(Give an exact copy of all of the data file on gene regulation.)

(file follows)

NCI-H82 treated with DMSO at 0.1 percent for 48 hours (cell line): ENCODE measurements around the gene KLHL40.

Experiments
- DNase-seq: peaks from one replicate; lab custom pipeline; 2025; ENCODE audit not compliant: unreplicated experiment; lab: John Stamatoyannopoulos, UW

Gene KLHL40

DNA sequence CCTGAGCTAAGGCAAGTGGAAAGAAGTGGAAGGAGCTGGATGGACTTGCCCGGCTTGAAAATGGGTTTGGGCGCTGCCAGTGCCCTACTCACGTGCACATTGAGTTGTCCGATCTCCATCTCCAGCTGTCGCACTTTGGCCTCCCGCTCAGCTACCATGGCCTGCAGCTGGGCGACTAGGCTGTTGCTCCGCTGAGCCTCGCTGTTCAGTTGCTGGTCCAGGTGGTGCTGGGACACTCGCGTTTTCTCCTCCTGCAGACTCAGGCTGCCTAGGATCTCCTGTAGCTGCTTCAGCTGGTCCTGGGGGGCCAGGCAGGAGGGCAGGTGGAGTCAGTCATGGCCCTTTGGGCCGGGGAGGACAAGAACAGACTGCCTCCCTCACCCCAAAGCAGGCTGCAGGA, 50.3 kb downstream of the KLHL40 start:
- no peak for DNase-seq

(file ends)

NCI-H82 treated with DMSO at 0.1 percent for 48 hours (cell line): ENCODE measurements around the gene KLHL40.

Experiments
- DNase-seq: peaks from one replicate; lab custom pipeline; 2025; ENCODE audit not compliant: unreplicated experiment; lab: John Stamatoyannopoulos, UW

Gene KLHL40

DNA sequence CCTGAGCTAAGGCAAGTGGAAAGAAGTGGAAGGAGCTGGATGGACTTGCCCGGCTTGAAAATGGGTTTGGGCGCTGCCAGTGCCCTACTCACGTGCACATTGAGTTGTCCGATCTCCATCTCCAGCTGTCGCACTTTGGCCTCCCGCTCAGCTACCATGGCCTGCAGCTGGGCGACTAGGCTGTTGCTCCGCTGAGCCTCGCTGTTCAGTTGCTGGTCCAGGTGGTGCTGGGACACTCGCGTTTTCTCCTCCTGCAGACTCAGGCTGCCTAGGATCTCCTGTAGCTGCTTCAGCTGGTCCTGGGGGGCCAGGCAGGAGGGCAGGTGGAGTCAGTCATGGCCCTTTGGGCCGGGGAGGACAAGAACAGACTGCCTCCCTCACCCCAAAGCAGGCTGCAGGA, 50.3 kb downstream of the KLHL40 start:
- no peak for DNase-seq